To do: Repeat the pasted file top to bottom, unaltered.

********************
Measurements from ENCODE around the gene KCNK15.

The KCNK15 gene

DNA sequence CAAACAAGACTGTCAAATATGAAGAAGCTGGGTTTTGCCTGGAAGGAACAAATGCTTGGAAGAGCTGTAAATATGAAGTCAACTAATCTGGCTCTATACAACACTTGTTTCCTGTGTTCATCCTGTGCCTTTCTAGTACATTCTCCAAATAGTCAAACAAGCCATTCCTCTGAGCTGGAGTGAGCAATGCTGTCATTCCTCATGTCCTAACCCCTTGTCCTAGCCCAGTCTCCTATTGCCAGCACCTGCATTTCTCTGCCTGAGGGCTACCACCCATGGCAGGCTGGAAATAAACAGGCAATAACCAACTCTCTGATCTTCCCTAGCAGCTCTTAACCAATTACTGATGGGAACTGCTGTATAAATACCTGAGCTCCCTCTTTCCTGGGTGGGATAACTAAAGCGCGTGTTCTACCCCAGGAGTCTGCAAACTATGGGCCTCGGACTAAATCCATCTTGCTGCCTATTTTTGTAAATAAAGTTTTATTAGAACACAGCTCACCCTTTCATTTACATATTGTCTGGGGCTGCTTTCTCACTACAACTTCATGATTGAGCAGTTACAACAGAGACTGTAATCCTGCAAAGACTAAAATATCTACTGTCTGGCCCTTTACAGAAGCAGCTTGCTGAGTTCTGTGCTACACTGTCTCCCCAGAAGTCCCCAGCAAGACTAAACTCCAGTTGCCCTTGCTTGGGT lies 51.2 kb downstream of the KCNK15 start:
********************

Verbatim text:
Measurements from ENCODE around the gene KCNK15.

The KCNK15 gene

DNA sequence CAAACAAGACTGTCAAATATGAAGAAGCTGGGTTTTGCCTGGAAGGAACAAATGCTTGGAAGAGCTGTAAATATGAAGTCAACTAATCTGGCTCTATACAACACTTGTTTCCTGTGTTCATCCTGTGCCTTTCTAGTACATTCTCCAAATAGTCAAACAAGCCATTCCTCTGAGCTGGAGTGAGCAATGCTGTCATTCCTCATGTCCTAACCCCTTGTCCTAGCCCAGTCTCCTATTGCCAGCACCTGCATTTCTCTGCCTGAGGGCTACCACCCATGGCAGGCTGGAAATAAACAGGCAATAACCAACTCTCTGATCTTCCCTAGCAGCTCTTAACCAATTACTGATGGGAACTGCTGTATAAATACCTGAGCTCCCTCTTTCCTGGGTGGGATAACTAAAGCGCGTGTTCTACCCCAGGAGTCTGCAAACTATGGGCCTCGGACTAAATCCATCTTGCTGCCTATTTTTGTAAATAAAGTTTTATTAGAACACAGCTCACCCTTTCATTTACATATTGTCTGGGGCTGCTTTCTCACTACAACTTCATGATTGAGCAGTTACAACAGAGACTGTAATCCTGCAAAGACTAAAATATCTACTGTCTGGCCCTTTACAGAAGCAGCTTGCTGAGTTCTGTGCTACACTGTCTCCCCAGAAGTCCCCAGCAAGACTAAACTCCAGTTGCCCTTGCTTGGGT lies 51.2 kb downstream of the KCNK15 start: